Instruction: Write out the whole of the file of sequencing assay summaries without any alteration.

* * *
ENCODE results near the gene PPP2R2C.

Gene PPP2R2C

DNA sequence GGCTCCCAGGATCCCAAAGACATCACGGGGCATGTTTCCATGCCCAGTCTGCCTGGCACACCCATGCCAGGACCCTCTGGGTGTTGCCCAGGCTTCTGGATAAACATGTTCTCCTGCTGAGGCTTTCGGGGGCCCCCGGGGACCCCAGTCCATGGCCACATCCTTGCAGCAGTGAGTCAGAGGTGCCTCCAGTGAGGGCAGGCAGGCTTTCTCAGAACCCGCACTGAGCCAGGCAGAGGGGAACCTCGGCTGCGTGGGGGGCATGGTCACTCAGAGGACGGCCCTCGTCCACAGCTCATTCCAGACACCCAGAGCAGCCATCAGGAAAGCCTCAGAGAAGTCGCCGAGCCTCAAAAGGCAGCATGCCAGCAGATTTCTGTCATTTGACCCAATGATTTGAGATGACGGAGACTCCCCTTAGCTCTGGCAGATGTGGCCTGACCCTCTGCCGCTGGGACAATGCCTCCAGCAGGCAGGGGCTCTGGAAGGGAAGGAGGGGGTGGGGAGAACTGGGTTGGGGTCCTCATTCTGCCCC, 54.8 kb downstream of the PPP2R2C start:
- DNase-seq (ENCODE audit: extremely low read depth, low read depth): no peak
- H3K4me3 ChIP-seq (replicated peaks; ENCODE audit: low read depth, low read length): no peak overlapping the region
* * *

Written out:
ENCODE results near the gene PPP2R2C.

Gene PPP2R2C

DNA sequence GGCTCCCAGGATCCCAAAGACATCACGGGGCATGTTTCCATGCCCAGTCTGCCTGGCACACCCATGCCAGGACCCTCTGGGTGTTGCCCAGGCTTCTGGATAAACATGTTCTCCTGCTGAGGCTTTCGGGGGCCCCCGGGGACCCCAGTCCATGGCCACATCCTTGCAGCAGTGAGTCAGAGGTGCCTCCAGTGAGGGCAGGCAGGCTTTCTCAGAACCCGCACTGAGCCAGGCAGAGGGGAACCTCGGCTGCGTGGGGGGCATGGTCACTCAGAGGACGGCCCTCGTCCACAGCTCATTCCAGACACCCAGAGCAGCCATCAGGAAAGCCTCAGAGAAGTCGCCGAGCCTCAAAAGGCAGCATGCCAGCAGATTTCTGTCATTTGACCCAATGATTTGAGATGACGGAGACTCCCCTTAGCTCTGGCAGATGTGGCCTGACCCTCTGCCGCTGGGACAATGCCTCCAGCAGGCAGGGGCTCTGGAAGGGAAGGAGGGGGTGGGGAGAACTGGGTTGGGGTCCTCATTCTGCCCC, 54.8 kb downstream of the PPP2R2C start:
- DNase-seq (ENCODE audit: extremely low read depth, low read depth): no peak
- H3K4me3 ChIP-seq (replicated peaks; ENCODE audit: low read depth, low read length): no peak overlapping the region